Third, Hitachi as a company has release dates that need to be adhered to, and (to my knowledge) Linux does not. Linux rolls out updates and patches as they arise, but these aren’t expect to happen at regular intervals. Because of this, Hitachi’s development cycle would be unfit for exclusively online communication. There’s too great a chance of a message or email about a feature needing completion being forgotten or deleted by mistake, which would lead to an incomplete project at release time. The weekly check ins that project leads do kept each individual on task, and ensured that any forgotten projects or features didn’t slip through the cracks. With a project like Linux, the flexible release times leave room for a feature to take extra time to develop and potentially be forgotten about. Hitachi’s dev cycle couldn’t support missed deadlines, because as a business they need to meet the expectations of their customers.

With these points in mind, I appreciate the contributions that communication through technology provide to a project like Linux, and as I contribute to more and more projects and acquire more experience in this style of dev I’m sure I’ll come to appreciate them more, but at the time of writing, I’m still a proponent of face to face communication as my preferred method of collaborating. Weekly standups, face-to-face conversations, whiteboard discussions of project architecture and checking in with teammates are all aspects of dev that I value highly that are made more difficult (though not impossible) with communication happening exclusively through technology.

IGME 582 Week 3

My history with git

So as my first generic blog post (now that I understand that firstflight didn’t count as one of our weekly blog posts!) I thought it would be appropriate to cover my history with Git – a critical tool for FOSS dev.

In my freshman year one of my professors mentioned how critical Git knowledge was in software dev and how important it was to have a good understanding of its usages and syntax. I shrugged it off as something we’d learn later and didn’t think much of it.

Later that year we were introduced to our first version control software – TortoiseSVN and thankfully one of my team members understood version control enough to guide me through it (I committed to master a dozen times before I got lectured on why that’s a bad idea for an unpolished feature). TortoiseSVN wasn’t particularly kind for me and I was a bit scared off of version control because of it. Afterwords I avoided version control until my Junior year.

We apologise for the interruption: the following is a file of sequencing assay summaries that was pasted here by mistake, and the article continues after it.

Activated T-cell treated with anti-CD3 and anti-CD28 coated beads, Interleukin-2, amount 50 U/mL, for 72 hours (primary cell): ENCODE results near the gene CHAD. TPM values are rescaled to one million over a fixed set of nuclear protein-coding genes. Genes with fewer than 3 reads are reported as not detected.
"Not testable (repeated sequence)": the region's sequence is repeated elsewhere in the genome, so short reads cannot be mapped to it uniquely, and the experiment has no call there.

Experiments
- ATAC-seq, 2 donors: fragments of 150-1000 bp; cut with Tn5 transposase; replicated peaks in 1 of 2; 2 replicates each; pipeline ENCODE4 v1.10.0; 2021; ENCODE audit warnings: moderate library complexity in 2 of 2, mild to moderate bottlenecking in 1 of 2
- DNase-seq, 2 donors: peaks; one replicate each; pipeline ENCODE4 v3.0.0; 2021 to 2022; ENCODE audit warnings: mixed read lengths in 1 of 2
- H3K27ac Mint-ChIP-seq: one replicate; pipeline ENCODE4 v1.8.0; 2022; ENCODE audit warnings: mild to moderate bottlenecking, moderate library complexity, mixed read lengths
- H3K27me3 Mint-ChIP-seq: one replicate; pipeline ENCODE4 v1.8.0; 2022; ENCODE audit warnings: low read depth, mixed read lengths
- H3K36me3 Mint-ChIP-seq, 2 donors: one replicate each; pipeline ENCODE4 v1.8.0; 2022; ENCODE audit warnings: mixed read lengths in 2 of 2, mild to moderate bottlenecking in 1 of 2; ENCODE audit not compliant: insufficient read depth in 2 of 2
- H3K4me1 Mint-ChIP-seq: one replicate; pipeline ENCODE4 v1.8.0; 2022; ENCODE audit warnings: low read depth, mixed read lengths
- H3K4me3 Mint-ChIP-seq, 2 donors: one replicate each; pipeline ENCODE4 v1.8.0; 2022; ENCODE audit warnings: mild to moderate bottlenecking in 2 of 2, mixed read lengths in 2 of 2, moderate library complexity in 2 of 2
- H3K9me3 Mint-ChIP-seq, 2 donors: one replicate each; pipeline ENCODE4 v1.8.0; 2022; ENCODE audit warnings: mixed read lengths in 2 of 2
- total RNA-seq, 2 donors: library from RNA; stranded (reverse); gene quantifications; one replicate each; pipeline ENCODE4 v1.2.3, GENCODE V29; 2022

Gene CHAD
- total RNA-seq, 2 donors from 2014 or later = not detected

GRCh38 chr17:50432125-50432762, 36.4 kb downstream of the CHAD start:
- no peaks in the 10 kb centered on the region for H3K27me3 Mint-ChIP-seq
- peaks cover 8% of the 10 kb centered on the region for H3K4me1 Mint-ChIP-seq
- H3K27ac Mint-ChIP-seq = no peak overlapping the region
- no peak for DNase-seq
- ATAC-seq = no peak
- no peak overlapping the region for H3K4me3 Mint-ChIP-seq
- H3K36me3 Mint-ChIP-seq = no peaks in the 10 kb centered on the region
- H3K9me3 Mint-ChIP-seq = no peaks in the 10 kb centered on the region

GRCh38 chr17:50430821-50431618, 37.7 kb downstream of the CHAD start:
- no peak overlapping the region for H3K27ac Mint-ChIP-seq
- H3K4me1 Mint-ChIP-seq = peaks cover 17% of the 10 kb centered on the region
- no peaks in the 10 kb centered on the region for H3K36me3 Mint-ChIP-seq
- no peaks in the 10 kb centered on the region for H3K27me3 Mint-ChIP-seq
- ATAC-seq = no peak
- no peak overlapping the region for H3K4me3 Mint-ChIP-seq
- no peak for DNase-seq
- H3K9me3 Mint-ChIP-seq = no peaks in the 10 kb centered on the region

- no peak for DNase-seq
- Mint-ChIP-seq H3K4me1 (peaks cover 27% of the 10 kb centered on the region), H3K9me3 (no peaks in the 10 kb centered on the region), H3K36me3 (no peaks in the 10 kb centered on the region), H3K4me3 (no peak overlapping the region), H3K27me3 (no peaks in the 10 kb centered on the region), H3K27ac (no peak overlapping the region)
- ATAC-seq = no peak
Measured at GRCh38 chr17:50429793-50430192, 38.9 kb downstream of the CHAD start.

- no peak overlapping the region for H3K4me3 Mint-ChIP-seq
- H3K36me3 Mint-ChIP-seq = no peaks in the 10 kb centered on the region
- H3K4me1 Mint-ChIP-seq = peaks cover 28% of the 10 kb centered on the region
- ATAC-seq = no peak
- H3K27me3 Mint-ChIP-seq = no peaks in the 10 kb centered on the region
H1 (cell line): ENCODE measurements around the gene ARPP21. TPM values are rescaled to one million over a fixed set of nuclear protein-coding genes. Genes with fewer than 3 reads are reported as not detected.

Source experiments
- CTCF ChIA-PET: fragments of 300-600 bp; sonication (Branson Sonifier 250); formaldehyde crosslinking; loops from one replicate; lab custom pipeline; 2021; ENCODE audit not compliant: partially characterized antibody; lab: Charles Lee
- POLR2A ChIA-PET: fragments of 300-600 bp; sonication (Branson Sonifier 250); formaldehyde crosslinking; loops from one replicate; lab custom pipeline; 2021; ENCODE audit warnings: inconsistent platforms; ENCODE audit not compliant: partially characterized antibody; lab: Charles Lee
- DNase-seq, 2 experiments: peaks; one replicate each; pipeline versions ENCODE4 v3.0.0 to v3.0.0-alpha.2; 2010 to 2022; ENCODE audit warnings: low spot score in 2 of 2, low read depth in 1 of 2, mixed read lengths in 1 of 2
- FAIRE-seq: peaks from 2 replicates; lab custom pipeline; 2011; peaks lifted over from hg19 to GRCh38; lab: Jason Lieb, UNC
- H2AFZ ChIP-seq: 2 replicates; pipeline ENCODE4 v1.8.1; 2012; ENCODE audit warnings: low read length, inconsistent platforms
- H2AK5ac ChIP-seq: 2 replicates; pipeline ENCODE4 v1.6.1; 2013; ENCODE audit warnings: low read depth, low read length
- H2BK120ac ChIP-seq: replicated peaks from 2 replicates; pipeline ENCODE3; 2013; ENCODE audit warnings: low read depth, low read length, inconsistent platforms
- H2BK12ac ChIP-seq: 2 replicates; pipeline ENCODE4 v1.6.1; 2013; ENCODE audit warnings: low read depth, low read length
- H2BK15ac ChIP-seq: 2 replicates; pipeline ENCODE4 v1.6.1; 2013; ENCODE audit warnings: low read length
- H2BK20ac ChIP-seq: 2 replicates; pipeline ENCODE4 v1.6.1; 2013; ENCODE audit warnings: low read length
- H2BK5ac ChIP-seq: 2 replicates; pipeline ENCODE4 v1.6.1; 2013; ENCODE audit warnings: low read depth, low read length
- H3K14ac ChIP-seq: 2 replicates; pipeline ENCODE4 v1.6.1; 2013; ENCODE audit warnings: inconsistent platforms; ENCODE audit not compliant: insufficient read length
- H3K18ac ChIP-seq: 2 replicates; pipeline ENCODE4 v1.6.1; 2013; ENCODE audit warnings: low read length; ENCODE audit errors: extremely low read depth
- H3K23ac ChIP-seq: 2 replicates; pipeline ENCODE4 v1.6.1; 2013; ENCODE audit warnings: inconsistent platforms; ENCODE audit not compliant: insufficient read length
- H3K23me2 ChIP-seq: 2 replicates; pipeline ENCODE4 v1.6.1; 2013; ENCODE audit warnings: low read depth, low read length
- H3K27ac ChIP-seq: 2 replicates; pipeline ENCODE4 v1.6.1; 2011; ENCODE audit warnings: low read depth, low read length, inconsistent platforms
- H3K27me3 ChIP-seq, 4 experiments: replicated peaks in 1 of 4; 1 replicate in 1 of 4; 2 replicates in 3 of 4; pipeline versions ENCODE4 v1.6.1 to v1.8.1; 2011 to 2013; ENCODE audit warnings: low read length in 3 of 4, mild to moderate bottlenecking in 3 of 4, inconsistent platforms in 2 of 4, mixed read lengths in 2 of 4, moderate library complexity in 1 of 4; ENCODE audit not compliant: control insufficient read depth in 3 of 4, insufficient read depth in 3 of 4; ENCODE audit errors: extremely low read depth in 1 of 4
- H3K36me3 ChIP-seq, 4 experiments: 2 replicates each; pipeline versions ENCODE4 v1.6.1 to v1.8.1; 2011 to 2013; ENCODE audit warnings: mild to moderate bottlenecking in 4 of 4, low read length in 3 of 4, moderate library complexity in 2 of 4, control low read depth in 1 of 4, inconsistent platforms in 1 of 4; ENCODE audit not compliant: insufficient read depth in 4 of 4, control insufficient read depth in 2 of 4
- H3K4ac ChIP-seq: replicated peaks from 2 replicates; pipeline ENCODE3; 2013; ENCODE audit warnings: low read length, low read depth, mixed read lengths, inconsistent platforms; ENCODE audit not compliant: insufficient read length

As a Junior in Game Design & Development, students take a game design course where we do three individual five-week development sprints in small groups. My team was lead by a student who had extensive experience using Atlassian’s Bitbucket software for version control. After telling my teammates that I hadn’t used git, or any version control since my freshman year, they immediately got on my case about learning it, and just how critical it is to development. I spent some time going through github’s tutorials and understood the basics just enough to get by. I used git in a pretty formulaic manner – I pulled the code, made my edits, committed the changes and let the project lead deal with conflicts.

At this time, I understood how to USE git, but not how git controlled the code, because I had a lot of trouble wrapping my head around how version control worked.

After the first semester of my junior year I had my first real co-op (rather than just summer camp jobs teaching grade school students to code) where I worked at Hitachi Data Systems on their Hitachi Content Platform software. At HDS, git was used very heavily along with a lot of other industry-standard tools for development like code reviews and a Slack for my team. Learning git in this environment was a bit of a trial-by-fire but after a few weeks of asking questions whenever I was unsure about what I was doing I started to pick up on the quirks of git and all it’s fancy ins and outs. By the end of the co-op I considered myself git-proficient in HDS’s environment, but I wasn’t positive I could apply what I had learned to HDS on my own projects (would the same commands work the same way? was HDS’s git environment set up in a proprietary way that would make my git experience defunct?).

After my co-op ended I returned to RIT for the first semester of my senior year and began working on two major projects for class, the first was website design for an interactive web course, and the second was a team based game development class where myself and four other team members collaborated on a 3D game engine I wrote to make the classic phone game Snake in 3D. The first class was relatively simple, I was working off my own code and was able to easily manage my git repository (as I was the only one committing to it), and it was a good way to re-use all my git knowledge from my co-op and re-affirm that despite my worries I still understood git.

The team project was a whole different beast. I was the only team member that actively understood terminal git and it was pretty satisfying to be the go-to team member to help people through their git issues as they ran into them. Because of this, I wound up being responsible for fixing almost all of the conflicts. It was a lot of work, and I had to do a lot of Googling to master all the weird git commands that would resolve conflicts and merge branches as I wanted, but it was totally worth the experience. After that class and all the complexity of working with multiple team members all building their own understandings of git, I’m comfortable with saying that I’m experienced enough with git to use it for any number of projects, as long as I don’t have to resolve everyone’s conflicts!

My history with git